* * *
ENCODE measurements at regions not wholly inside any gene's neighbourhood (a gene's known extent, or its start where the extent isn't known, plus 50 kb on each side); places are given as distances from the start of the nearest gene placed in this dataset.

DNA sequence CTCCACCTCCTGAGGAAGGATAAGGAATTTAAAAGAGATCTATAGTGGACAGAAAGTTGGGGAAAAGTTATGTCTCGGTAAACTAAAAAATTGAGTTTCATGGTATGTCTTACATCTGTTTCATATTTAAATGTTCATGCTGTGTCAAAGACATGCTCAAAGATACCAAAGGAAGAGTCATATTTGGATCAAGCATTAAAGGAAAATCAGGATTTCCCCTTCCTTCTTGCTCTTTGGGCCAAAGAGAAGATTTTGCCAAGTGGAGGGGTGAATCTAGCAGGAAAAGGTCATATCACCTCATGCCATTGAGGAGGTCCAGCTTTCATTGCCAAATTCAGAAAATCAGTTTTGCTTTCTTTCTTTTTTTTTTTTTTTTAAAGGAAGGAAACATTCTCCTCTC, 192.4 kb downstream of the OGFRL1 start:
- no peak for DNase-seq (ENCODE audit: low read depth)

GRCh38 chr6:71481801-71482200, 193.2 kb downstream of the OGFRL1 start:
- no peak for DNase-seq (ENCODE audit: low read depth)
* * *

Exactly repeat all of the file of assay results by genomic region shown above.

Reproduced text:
ENCODE measurements at regions not wholly inside any gene's neighbourhood (a gene's known extent, or its start where the extent isn't known, plus 50 kb on each side); places are given as distances from the start of the nearest gene placed in this dataset.

DNA sequence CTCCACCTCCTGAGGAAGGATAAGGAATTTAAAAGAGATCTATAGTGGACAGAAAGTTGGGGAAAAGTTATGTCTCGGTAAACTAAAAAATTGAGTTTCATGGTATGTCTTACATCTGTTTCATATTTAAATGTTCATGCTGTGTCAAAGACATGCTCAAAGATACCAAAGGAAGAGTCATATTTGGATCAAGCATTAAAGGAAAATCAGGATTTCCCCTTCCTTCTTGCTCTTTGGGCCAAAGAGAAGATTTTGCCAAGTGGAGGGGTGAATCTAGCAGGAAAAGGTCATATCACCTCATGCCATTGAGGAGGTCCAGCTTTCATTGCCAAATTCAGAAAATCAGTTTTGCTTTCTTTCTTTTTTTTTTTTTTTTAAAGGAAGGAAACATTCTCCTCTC, 192.4 kb downstream of the OGFRL1 start:
- no peak for DNase-seq (ENCODE audit: low read depth)

GRCh38 chr6:71481801-71482200, 193.2 kb downstream of the OGFRL1 start:
- no peak for DNase-seq (ENCODE audit: low read depth)